Free from the Chains of Addiction
My mind tells me that I’m not good enough. I’m not pretty enough, not thin enough, not smart enough. My mind tells me that I am useless. Worst of all, my mind tells me that I can use drugs in moderation or that I can have just one drink. My thoughts are my own worst enemy.
My name is Cassidy, and I’m a drug addict and alcoholic in recovery.
The first time I put a substance in my body, it gave me freedom from these incessant thoughts of inadequacy. I finally felt comfortable in my own skin. Drugs and alcohol worked for me in the beginning, but after years of drug and alcohol abuse, they took absolutely everything from me. Instead of providing relief to my anxiety, they catapulted me into a world of chaos where I lied and stole from the people I loved in order to get my next fix. I became a person I never imagined I would become.
When I got sober, it wasn’t easy. I had to go to detox to be medically supervised while I came off of opioids and alcohol. After detox, I completed three months of intensive inpatient therapy. Treatment was great for the separation I needed from drugs and alcohol, but my recovery truly began when I was discharged from rehab and began to navigate a new, sober lifestyle.
I surrounded myself with sober women who had been relieved of the obsession to drink and drug. I followed them around like a lost puppy because I was terrified of relapsing. I began to chase my sobriety as hard as I chased my drugs. Chasing my sobriety meant changing everything about my life—starting with my thoughts and actions.
I had been encompassed by selfish thoughts in the past. However, a life run on my own self-centered thoughts and actions had obviously not been a success. In order to avoid my selfish thoughts, I was told to help others. I began to live a life based on service to others.
During the first eight months of my sobriety, I brought speakers into a detox facility so they could share their experience, strength, and hope with people who felt hopeless. I would stay for an hour or so after the speaker was done, simply listening to these individuals talk. I offered them a compassionate, non-judgmental ear to which they could express themselves freely. Watching these people get out of detox and embark on a journey of sobriety became the bright spot of my life.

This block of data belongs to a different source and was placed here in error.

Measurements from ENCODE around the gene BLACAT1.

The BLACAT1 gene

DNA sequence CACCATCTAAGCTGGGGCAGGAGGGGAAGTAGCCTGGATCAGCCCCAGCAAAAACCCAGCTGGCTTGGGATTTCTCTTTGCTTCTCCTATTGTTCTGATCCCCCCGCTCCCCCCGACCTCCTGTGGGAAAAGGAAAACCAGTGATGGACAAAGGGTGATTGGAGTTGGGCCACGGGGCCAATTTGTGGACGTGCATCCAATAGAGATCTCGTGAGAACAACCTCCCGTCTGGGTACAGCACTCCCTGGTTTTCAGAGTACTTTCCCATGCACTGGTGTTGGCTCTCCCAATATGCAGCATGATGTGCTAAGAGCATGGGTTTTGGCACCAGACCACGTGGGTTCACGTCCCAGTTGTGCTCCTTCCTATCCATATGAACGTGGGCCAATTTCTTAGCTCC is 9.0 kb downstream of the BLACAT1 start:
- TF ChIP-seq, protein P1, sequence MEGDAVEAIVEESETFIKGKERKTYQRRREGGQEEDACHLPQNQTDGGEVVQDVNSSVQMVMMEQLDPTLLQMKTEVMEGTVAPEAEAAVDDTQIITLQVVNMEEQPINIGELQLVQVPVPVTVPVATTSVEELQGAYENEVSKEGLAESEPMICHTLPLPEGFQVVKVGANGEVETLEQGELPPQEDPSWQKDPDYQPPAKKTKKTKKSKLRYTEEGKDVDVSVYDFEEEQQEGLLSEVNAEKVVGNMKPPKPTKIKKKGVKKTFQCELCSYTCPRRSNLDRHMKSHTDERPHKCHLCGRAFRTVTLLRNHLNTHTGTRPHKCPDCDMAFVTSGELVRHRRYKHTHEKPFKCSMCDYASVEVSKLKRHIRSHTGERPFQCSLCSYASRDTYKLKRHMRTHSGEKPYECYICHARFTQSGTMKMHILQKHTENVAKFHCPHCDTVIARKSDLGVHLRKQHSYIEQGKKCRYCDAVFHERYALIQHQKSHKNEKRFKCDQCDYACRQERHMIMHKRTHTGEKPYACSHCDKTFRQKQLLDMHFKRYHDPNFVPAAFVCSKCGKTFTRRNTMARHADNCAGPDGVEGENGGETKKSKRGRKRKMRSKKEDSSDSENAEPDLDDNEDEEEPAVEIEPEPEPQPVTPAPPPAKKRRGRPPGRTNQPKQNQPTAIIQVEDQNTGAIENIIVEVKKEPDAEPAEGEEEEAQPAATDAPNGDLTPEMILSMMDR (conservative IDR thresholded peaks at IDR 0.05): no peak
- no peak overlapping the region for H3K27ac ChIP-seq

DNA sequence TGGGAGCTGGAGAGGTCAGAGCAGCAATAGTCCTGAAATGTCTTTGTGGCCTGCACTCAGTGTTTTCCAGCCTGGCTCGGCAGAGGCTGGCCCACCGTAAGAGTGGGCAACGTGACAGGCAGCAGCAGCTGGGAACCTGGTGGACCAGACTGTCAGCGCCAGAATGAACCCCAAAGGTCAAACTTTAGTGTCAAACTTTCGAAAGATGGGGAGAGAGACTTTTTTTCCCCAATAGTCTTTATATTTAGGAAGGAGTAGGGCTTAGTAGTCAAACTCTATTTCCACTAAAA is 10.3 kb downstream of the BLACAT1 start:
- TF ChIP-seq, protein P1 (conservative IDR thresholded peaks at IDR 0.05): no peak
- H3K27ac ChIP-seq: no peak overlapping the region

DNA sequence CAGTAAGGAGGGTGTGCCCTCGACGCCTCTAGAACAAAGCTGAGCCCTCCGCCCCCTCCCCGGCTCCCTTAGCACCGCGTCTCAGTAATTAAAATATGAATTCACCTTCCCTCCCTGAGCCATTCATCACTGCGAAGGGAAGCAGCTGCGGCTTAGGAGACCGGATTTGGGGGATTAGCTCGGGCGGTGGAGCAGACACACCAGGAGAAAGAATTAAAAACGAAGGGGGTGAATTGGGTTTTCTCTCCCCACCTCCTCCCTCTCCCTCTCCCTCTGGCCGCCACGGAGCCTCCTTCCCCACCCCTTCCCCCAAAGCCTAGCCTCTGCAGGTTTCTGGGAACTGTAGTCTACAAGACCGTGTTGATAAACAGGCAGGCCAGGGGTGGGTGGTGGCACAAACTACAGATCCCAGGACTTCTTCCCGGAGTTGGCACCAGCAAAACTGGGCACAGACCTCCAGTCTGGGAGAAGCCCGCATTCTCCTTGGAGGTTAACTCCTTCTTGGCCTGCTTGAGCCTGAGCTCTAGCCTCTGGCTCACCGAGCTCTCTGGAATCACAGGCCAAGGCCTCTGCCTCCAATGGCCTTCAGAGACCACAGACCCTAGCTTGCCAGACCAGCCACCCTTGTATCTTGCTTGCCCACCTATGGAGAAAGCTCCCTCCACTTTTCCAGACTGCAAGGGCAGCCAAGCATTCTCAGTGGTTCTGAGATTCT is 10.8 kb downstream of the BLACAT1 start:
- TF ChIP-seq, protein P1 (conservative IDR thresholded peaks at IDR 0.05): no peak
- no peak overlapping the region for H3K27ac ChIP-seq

Once I had accumulated more time and experience in sobriety, I began doing for newcomers what the women in my early sobriety did for me. I taught them exactly what I did to stay sober and showed them how beautiful my life is today. Now, I have the privilege of sharing my hope with others with the idea that maybe, just maybe, I can help one more person stay sober.
I’m far from perfect—and I accept that. I do what I can to be of service to others every day, and when I fall short one day, I try harder the next. Helping others gives my life purpose. This purpose surpasses any feelings of doubt or uselessness that I may experience. Having a purpose quiets the voice in my head that tells me I am not good enough.
My experience has proven that I am good enough, that I do have a reason to be alive.
In seeing how my life experience can help others, I lost the obsession to drink and drug. If the thought of using again passes through my mind, I know I have other women in my life who can remind me that drinking and drugging will not only hurt me, but will also diminish my sense of purpose and my usefulness to others. In these loving, supportive friendships based on helping others, I live a meaningful life in which I am no longer bound to the chains of addiction.
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